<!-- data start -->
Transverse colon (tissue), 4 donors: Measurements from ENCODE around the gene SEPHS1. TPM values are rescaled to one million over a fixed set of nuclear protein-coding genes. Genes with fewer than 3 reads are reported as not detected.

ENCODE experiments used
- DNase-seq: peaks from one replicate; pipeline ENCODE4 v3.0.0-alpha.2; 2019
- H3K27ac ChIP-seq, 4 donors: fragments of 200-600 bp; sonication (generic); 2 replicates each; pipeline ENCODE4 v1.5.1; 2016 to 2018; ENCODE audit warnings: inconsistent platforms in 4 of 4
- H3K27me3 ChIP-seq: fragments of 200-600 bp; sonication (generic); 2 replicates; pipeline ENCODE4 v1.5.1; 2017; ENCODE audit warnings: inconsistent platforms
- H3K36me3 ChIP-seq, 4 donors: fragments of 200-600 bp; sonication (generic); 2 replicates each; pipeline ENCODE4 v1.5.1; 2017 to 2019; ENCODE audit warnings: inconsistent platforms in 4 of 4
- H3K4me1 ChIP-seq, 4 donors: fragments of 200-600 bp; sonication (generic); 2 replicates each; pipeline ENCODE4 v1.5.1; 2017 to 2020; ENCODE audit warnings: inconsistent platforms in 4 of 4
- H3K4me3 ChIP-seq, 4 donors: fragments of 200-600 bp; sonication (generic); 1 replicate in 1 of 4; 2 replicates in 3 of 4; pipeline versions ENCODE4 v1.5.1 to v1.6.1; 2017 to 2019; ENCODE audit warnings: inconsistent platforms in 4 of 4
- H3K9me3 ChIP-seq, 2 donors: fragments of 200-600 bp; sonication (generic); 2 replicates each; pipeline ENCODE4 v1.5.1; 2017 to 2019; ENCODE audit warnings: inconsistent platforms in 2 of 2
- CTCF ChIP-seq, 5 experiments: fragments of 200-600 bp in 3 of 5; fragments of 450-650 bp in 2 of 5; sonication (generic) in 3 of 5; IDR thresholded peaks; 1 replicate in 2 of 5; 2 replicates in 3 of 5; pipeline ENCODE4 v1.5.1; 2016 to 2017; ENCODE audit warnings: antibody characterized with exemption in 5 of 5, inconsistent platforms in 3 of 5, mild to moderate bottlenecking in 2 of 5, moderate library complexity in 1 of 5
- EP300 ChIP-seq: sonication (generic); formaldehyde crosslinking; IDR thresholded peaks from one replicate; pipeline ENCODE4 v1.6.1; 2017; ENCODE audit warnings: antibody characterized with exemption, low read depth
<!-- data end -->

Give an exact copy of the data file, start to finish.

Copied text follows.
Transverse colon (tissue), 4 donors: Measurements from ENCODE around the gene SEPHS1. TPM values are rescaled to one million over a fixed set of nuclear protein-coding genes. Genes with fewer than 3 reads are reported as not detected.

ENCODE experiments used
- DNase-seq: peaks from one replicate; pipeline ENCODE4 v3.0.0-alpha.2; 2019
- H3K27ac ChIP-seq, 4 donors: fragments of 200-600 bp; sonication (generic); 2 replicates each; pipeline ENCODE4 v1.5.1; 2016 to 2018; ENCODE audit warnings: inconsistent platforms in 4 of 4
- H3K27me3 ChIP-seq: fragments of 200-600 bp; sonication (generic); 2 replicates; pipeline ENCODE4 v1.5.1; 2017; ENCODE audit warnings: inconsistent platforms
- H3K36me3 ChIP-seq, 4 donors: fragments of 200-600 bp; sonication (generic); 2 replicates each; pipeline ENCODE4 v1.5.1; 2017 to 2019; ENCODE audit warnings: inconsistent platforms in 4 of 4
- H3K4me1 ChIP-seq, 4 donors: fragments of 200-600 bp; sonication (generic); 2 replicates each; pipeline ENCODE4 v1.5.1; 2017 to 2020; ENCODE audit warnings: inconsistent platforms in 4 of 4
- H3K4me3 ChIP-seq, 4 donors: fragments of 200-600 bp; sonication (generic); 1 replicate in 1 of 4; 2 replicates in 3 of 4; pipeline versions ENCODE4 v1.5.1 to v1.6.1; 2017 to 2019; ENCODE audit warnings: inconsistent platforms in 4 of 4
- H3K9me3 ChIP-seq, 2 donors: fragments of 200-600 bp; sonication (generic); 2 replicates each; pipeline ENCODE4 v1.5.1; 2017 to 2019; ENCODE audit warnings: inconsistent platforms in 2 of 2
- CTCF ChIP-seq, 5 experiments: fragments of 200-600 bp in 3 of 5; fragments of 450-650 bp in 2 of 5; sonication (generic) in 3 of 5; IDR thresholded peaks; 1 replicate in 2 of 5; 2 replicates in 3 of 5; pipeline ENCODE4 v1.5.1; 2016 to 2017; ENCODE audit warnings: antibody characterized with exemption in 5 of 5, inconsistent platforms in 3 of 5, mild to moderate bottlenecking in 2 of 5, moderate library complexity in 1 of 5
- EP300 ChIP-seq: sonication (generic); formaldehyde crosslinking; IDR thresholded peaks from one replicate; pipeline ENCODE4 v1.6.1; 2017; ENCODE audit warnings: antibody characterized with exemption, low read depth